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Domenico Montanaro |
NPRWednesday, May 24, 2023
Florida Gov. Ron DeSantis smiles as he ends his State of the State address during a joint session of the Senate and House of Representatives on March 7 in Tallahassee, Fla.
Ron DeSantis, the arch-conservative, culture-warrior Florida governor who ironically saw his political career take off by defending and channeling former President Donald Trump, has decided to challenge him for the GOP presidential nomination.
He made the announcement on Twitter, just ahead of a scheduled Twitter Spaces conversation with Twitter chief Elon Musk, who has become popular on the right since taking over the platform. DeSantis' use of Twitter as the platform for his announcement is almost certainly pointed at the former president.
"I'm running for president to lead our Great American Comeback," he tweeted, along with a video.
"Righting the ship requires restoring sanity to our society, normalcy to our communities and integrity to our institutions. Truth must be our foundation — and common sense can no longer be an uncommon virtue. In Florida, we proved that it can be done," he says in the video. "We chose facts over fear, education over indoctrination, law and order over rioting and disorder. We held the line when freedom hung in the balance."
Earlier Wednesday, DeSantis, 44, took the official step of filing paperwork with the Federal Election Commission to run for president.
DeSantis' decision comes after months of speculation, but Trump hasn't waited to begin the attacks. Trump and a political action committee supporting him have spent millions of dollars hammering the Florida governor, and DeSantis' polling numbers have cratered, putting him in a deeper a hole than he and his allies had anticipated.
Trump had appeared vulnerable — with multiple legal threats and a poor showing among Trump-backed candidates in the midterm elections. Polls had shown a significant number of Republicans searching for someone else to be their standard-bearer. And DeSantis was the first name on many conservatives' lips. But that's no longer the case.
Trump's standing has improved considerably in the last three months, and if DeSantis is going to beat Trump, he's going to have to turn the narrative in his favor quickly just months until the first early state nominating contest in Iowa.
One thing DeSantis does have, though, is money. He has about $90 million left over from his reelection bid for governor last year, and a super PAC supporting him expects to have a $200 million budget, half of which is being devoted to voter outreach in key early states and some 2,600 field organizers.
DeSantis' entry shouldn't be confused with part of an anti-Trump or "Never Trump" effort. He's been seen as a more disciplined and calculating version of the former president — even if he owes much of his success to Trump.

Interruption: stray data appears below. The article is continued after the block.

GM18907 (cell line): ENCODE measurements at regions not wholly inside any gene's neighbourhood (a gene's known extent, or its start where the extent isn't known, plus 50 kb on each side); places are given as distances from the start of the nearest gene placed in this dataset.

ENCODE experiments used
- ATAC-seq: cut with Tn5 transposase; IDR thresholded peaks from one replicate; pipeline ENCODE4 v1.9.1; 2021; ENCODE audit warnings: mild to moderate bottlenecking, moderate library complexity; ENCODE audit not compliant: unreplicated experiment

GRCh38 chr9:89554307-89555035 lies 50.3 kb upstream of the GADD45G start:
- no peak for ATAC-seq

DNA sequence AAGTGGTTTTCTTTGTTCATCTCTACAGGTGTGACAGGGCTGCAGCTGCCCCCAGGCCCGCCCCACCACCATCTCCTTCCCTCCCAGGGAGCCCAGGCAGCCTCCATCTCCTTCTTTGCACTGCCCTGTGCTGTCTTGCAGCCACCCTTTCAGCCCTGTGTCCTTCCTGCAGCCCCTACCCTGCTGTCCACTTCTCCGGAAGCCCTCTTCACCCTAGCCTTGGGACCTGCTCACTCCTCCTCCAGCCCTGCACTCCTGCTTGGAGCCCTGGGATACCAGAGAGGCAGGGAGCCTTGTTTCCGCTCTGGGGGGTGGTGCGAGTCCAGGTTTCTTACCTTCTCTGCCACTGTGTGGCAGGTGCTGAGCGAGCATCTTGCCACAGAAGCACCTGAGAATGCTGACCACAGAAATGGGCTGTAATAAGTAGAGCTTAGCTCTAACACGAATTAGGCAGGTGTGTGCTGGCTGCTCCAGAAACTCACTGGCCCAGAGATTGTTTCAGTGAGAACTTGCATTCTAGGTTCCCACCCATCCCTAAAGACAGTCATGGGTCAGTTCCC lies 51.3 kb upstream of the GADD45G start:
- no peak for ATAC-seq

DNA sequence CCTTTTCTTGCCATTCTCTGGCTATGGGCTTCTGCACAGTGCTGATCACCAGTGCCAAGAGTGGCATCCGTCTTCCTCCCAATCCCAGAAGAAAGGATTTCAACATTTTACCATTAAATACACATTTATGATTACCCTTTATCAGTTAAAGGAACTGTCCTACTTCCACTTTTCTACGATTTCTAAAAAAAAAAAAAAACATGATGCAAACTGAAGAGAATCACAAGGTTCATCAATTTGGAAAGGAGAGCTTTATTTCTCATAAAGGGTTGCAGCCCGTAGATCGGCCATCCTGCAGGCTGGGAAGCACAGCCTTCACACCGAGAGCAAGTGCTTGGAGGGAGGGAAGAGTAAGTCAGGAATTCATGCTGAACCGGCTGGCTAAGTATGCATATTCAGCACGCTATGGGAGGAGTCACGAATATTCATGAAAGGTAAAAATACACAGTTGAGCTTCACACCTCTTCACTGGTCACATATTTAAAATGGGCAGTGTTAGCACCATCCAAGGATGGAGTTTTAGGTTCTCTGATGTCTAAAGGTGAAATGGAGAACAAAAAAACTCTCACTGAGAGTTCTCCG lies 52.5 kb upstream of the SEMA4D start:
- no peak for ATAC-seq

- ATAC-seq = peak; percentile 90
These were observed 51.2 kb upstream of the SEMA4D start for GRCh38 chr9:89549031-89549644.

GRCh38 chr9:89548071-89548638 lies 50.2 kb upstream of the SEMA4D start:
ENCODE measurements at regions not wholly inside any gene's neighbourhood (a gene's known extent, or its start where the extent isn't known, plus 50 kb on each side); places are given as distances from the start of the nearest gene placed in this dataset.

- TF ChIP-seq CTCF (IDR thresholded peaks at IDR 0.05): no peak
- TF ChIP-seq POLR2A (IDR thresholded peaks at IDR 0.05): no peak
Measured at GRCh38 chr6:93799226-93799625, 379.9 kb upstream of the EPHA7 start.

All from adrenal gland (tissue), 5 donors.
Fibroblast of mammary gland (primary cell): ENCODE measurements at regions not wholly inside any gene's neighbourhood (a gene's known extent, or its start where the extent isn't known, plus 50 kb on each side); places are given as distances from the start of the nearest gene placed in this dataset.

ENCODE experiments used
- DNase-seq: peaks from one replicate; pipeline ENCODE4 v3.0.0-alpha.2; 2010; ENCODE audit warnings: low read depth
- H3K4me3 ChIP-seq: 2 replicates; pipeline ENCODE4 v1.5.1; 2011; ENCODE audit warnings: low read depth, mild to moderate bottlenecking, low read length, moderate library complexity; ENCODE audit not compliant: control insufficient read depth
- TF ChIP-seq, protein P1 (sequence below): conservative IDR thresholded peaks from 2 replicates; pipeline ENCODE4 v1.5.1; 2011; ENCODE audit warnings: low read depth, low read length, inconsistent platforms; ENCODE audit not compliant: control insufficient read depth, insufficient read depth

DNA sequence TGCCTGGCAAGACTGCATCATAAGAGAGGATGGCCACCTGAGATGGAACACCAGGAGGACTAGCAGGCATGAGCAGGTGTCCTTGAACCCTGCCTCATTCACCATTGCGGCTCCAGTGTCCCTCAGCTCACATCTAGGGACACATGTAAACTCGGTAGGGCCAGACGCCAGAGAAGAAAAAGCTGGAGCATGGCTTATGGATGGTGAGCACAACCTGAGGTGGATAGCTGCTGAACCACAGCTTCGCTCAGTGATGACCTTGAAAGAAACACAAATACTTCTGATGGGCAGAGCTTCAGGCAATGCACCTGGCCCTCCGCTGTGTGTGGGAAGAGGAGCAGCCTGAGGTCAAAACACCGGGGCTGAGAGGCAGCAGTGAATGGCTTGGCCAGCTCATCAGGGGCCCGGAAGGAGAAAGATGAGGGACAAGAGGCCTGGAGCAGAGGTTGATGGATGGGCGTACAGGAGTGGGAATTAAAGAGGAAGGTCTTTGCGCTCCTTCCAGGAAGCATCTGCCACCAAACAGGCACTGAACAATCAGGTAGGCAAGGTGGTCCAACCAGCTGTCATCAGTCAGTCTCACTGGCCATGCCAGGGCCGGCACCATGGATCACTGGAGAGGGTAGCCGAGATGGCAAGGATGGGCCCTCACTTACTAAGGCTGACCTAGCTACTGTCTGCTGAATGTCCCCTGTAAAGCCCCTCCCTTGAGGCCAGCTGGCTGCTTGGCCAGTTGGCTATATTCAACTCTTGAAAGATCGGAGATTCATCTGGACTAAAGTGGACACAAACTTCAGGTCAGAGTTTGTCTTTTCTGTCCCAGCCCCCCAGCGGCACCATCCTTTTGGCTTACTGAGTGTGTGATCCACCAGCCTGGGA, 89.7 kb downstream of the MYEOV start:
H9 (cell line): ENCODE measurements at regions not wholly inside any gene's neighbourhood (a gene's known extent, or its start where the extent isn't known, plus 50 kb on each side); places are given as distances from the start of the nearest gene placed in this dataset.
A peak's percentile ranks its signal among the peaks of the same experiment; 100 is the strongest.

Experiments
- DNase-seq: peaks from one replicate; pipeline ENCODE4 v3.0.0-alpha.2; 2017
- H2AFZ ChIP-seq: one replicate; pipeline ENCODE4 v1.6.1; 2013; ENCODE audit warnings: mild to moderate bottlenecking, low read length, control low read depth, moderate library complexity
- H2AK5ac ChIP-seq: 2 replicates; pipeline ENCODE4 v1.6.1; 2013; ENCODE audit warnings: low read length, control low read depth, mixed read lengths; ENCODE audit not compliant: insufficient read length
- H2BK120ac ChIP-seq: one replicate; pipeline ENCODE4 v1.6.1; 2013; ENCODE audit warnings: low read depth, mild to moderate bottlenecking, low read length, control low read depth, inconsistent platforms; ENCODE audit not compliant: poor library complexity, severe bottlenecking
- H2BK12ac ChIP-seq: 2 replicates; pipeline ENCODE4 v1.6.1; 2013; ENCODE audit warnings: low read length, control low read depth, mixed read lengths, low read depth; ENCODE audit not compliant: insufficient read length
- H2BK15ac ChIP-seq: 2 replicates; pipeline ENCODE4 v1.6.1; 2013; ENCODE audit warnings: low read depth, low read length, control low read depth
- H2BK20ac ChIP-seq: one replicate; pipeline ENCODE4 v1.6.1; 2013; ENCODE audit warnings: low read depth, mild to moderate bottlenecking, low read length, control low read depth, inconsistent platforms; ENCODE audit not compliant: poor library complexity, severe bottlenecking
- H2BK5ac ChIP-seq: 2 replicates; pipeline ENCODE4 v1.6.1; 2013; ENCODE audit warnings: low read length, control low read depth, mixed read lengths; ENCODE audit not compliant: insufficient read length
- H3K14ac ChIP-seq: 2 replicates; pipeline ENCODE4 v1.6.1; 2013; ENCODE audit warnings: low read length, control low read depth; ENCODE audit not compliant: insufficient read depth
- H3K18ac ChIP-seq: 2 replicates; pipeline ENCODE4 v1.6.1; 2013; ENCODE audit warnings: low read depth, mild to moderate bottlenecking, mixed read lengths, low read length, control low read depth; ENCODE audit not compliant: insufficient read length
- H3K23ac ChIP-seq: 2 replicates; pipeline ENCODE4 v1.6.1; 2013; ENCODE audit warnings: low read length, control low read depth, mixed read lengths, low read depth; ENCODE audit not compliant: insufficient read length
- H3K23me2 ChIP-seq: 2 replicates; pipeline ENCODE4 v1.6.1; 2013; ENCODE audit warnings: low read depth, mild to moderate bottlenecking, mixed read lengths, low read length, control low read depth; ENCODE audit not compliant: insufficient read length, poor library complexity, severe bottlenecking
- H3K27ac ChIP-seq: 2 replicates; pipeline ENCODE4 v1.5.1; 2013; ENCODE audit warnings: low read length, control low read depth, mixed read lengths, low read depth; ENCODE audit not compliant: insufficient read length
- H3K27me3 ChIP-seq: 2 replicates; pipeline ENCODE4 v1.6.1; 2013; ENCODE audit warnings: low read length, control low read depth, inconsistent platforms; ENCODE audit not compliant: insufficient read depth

It's not an easy task to go from congressman to governor. DeSantis was helped greatly in the GOP primary because of Trump's endorsement — and he clung to Trump to initially win the governorship.
He even ran an ad showing him playing and reading to his children, helping one to "build the wall" with paper blocks and reading from Trump's The Art of the Deal, noting that he loves the part where Trump says, "You're fired."
Trump has used that against him, whacking DeSantis for disloyalty in a widely run ad.
DeSantis now says his ad was "satirical," "tongue in cheek" and "many years ago."
DeSantis has gained popularity with the GOP base — even as others have cringed — because of his governance in Florida.
DeSantis became one of the loudest voices defiantly opposing the expert guidance of Dr. Anthony Fauci during the early days of the COVID-19 pandemic; he pulled stunts, shipping migrants to Martha's Vineyard and other liberal enclaves and cities run by Democrats; and DeSantis has pugilistically taken on universities, school districts and even Disney for how sexual orientation, gender identity and race are taught in schools.
DeSantis has made the culture wars central to his political identity — and intends to run that way in the GOP primary race for president.
His right-wing, Trumpian tendencies have put him at odds, at times, with his potential base of Republican supporters, the kinds of Republicans who would be open to voting for someone other than Trump. It's hard to out-Trump Trump, and the people inclined to go a different way than Trump in the primary tend to be college-educated and wealthier Republicans, according to the February NPR/PBS NewsHour/Marist poll.